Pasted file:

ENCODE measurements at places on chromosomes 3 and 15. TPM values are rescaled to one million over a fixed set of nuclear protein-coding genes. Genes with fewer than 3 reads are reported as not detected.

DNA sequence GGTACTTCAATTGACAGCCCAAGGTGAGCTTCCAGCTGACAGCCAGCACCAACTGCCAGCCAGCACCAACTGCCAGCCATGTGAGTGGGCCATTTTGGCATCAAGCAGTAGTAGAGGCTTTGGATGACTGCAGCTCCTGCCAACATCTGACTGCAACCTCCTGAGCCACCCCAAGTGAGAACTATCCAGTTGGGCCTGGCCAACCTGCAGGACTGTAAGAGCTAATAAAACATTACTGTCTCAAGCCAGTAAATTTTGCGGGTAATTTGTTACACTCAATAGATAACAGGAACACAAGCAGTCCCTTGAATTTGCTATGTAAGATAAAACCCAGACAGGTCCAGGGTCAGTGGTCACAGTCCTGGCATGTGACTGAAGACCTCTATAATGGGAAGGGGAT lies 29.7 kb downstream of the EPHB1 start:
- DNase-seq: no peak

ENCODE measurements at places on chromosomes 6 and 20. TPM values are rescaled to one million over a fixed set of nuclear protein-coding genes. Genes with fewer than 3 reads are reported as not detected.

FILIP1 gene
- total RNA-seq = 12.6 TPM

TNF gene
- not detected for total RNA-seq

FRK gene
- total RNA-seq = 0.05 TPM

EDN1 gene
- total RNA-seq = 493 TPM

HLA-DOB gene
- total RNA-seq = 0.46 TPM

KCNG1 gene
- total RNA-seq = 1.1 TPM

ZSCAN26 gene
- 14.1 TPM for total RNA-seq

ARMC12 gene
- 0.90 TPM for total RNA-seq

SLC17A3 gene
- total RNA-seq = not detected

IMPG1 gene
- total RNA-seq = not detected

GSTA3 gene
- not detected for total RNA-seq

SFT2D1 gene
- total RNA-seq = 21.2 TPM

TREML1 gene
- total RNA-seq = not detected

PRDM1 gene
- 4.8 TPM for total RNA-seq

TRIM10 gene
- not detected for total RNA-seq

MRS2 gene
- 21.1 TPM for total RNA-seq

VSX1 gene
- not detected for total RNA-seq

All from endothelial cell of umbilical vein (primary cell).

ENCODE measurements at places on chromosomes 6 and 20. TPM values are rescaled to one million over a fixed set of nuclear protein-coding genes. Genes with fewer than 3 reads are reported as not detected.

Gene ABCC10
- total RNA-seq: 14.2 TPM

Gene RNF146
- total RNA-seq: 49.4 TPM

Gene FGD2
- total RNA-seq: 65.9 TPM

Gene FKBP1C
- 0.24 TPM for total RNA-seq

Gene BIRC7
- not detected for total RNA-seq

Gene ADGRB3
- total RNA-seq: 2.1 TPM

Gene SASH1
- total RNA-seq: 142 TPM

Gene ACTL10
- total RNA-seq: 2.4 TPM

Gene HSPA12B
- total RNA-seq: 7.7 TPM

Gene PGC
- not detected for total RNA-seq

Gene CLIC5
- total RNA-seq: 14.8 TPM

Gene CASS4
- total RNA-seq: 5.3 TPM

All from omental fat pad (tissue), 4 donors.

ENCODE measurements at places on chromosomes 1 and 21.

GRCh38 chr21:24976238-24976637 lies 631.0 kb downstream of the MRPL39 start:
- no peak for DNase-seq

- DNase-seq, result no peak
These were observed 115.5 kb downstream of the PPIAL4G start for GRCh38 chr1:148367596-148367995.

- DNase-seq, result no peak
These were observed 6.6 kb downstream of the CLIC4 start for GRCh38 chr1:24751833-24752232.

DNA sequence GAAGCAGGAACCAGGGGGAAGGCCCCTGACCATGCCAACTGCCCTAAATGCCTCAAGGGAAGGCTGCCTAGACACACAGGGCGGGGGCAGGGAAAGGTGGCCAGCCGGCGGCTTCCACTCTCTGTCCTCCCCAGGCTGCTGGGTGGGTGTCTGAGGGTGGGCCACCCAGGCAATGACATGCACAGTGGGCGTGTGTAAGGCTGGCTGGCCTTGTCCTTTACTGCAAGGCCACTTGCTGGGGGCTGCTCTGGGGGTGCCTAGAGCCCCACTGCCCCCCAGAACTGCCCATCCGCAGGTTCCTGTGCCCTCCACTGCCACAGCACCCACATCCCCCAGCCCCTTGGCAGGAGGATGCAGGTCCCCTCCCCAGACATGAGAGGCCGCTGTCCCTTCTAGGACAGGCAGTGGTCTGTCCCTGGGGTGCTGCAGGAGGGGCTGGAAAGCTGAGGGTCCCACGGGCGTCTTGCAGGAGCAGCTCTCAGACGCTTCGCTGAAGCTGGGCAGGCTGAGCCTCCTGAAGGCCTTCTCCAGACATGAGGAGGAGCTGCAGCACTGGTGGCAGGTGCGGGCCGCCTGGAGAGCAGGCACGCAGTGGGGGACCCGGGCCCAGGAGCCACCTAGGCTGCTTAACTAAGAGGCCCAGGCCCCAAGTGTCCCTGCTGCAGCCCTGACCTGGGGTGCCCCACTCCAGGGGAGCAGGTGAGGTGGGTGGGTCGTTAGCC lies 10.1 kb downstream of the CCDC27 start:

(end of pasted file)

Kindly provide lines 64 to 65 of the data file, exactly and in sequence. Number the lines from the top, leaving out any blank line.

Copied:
- total RNA-seq: 5.3 TPM

All from omental fat pad (tissue), 4 donors.